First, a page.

I feel that the environmentalist critique of the Green Revolution is unduly harsh. For all its faults, the Green Revolution was largely successful in staving off widespread hunger and famine in many parts of the world. Perhaps the Green Revolution was a victim of its own success. It has been so successful that an entire generation has grown up for whom large-scale famine is unthinkable, almost unimaginable, and who are hence not able to fully appreciate what the Green Revolution has achieved.

Environmentalists who call for reversing the Green Revolution and reverting to the the "purity" of traditional agricultural technologies and traditional economic systems are guilty of severely downplaying the human cost of putting brakes on development and progress.

Consider the following.

  • In the last sixty years, India's population has grown three-fold. Fortunately, thanks to the Green Revolution, food production has more than kept pace, growing four-fold.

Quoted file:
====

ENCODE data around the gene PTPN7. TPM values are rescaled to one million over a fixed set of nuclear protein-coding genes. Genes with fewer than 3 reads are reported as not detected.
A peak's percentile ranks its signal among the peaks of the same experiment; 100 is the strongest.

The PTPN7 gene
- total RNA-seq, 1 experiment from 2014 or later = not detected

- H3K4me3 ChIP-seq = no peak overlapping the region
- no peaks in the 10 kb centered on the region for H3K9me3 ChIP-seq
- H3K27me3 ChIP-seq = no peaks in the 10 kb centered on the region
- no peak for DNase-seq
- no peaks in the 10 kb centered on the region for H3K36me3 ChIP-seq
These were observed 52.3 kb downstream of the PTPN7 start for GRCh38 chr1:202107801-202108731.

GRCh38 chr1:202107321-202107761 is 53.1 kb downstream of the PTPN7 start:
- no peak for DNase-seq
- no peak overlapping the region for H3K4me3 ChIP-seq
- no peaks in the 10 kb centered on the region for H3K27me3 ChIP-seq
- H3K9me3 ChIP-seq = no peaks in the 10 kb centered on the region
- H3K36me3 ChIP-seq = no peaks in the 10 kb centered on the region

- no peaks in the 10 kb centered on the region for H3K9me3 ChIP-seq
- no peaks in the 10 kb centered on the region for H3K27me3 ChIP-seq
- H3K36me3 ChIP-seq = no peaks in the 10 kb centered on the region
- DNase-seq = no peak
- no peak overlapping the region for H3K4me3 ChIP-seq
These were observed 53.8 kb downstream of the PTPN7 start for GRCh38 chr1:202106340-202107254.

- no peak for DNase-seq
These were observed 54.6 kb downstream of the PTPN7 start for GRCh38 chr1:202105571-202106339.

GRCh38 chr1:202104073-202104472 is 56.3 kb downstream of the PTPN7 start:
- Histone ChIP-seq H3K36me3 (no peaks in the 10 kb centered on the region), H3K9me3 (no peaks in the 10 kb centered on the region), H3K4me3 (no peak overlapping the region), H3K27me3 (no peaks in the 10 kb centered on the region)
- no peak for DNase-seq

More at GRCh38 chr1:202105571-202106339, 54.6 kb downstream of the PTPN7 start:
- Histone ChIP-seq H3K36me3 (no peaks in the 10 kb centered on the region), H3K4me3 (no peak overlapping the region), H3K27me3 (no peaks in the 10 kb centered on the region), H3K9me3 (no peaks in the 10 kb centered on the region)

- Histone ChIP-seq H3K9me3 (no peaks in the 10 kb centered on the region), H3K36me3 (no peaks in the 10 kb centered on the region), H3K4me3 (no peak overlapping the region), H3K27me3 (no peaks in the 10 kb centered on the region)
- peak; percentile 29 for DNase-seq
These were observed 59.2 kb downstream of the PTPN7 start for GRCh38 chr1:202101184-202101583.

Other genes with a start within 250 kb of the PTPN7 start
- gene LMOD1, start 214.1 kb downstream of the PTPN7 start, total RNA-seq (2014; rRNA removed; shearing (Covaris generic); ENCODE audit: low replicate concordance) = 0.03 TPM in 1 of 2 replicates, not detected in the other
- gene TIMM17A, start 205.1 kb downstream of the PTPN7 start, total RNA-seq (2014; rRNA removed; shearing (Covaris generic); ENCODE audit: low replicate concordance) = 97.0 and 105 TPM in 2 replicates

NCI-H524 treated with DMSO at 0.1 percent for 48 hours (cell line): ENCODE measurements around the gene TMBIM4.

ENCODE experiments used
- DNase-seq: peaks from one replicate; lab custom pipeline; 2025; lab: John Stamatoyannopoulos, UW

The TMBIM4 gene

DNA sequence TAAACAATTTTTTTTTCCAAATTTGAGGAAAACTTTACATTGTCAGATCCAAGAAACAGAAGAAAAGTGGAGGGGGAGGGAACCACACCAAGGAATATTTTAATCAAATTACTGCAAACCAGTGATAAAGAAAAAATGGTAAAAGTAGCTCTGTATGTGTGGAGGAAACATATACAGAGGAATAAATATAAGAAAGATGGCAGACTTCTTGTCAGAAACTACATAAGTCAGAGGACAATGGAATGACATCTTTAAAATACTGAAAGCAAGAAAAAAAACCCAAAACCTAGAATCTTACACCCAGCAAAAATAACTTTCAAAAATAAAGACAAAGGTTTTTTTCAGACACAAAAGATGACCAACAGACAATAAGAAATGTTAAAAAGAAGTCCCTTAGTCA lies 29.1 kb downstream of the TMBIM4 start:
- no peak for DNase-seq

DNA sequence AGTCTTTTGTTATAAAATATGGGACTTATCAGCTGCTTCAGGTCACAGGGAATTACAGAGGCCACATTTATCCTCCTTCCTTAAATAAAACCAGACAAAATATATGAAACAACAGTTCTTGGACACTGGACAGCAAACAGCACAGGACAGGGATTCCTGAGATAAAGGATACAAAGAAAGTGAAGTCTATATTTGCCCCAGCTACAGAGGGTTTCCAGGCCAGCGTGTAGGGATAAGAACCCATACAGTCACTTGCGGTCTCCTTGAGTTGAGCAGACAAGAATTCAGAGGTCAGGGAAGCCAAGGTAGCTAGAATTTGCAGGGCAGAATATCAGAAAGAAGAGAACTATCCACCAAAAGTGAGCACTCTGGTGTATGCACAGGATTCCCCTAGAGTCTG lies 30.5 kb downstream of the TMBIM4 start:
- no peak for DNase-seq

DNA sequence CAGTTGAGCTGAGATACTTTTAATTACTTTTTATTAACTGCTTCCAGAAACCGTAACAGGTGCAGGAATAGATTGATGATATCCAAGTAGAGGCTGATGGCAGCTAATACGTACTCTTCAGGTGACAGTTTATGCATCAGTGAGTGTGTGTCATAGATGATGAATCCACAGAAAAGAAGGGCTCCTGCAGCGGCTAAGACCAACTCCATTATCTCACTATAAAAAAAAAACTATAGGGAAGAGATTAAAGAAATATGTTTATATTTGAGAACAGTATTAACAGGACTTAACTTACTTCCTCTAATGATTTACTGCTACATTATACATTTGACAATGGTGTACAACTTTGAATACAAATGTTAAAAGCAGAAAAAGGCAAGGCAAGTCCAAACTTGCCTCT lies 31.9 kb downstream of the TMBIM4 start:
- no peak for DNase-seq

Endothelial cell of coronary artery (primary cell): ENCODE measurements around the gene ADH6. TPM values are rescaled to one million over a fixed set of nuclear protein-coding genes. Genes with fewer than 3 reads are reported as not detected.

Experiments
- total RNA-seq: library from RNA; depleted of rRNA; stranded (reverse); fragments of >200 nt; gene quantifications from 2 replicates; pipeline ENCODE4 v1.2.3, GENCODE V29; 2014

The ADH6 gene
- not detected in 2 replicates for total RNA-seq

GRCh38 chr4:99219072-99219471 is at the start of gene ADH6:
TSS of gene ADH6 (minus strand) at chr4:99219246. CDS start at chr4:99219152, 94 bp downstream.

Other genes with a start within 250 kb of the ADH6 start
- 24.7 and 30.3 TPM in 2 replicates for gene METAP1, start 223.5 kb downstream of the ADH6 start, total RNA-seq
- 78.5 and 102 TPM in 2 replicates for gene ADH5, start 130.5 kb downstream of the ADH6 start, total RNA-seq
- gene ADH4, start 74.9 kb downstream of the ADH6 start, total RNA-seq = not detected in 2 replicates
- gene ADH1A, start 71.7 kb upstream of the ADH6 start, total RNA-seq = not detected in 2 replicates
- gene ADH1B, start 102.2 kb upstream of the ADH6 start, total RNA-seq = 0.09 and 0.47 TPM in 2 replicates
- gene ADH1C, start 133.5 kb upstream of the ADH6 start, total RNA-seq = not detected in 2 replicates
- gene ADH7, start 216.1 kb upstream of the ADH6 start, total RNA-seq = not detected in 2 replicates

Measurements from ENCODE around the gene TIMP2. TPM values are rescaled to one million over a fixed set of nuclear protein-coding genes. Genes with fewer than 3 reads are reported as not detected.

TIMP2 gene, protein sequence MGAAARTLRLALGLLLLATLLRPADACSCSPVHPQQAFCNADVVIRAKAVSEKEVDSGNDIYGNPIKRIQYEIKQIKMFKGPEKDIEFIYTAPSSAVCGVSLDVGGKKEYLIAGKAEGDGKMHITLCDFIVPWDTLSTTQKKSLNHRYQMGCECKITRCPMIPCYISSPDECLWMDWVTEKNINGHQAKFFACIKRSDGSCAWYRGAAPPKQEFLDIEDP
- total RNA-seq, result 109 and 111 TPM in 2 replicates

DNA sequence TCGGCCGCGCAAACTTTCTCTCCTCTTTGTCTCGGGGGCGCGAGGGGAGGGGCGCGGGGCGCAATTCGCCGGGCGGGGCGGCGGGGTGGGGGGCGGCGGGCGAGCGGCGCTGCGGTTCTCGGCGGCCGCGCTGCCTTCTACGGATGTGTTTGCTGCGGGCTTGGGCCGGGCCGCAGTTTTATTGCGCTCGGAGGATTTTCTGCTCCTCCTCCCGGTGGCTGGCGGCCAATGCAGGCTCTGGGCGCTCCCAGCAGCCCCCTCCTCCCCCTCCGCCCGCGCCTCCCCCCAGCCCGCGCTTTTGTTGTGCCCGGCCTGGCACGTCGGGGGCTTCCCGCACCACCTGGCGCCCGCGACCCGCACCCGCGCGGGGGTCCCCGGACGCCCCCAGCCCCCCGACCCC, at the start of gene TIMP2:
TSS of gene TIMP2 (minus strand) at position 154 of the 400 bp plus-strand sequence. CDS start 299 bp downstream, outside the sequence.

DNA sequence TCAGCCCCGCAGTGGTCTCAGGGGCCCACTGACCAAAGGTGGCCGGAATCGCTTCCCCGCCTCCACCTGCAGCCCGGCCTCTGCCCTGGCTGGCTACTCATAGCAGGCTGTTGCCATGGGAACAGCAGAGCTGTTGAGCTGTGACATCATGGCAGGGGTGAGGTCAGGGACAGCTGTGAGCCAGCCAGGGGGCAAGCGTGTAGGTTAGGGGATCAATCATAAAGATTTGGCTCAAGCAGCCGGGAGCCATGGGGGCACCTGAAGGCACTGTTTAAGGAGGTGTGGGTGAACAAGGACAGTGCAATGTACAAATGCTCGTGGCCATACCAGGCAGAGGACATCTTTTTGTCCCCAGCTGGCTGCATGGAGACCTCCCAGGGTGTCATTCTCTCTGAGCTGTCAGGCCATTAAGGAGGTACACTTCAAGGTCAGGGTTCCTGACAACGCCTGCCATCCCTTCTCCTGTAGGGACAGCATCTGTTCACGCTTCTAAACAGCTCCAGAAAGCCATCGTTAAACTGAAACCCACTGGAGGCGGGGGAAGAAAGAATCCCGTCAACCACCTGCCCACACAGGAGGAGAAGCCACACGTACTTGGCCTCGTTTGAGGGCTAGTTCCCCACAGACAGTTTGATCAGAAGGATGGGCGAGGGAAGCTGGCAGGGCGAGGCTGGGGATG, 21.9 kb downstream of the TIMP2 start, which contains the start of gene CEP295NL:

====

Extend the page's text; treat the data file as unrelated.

• It has been estimated that had the Green Revolution not occurred and high-yield farming not been introduced, India would have had to farm an additional 100 million acres of virgin land (an area the size of California) just to keep pace with its growing population. Thus the Green Revolution was responsible for preventing an environmental disaster of massive proportions.

  • To give some idea of the sheer desperation and humiliation associated with large scale food shortages in pre Green Revolution India, here is a quote from Indian agriculture minister C. Subramaniam, during a food crisis in the 1960s:
    As a last resort, I told my officials and experts to identify the nearest food carrying ships on the ocean throughout the world. I said we would identify the nearest ships carrying wheat to other countries and appeal to the US President to divert it to India if other countries could wait for another six to eight weeks.

The Answer Lies in Leapfrog Technologies

I consider the Green Revolution a positive development, one of mankind's greatest achievements. However, I do realize that it has indeed been accompanied by certain harmful side effects, such as increased use of chemical fertilizers and pesticides, and greater need for irrigation systems.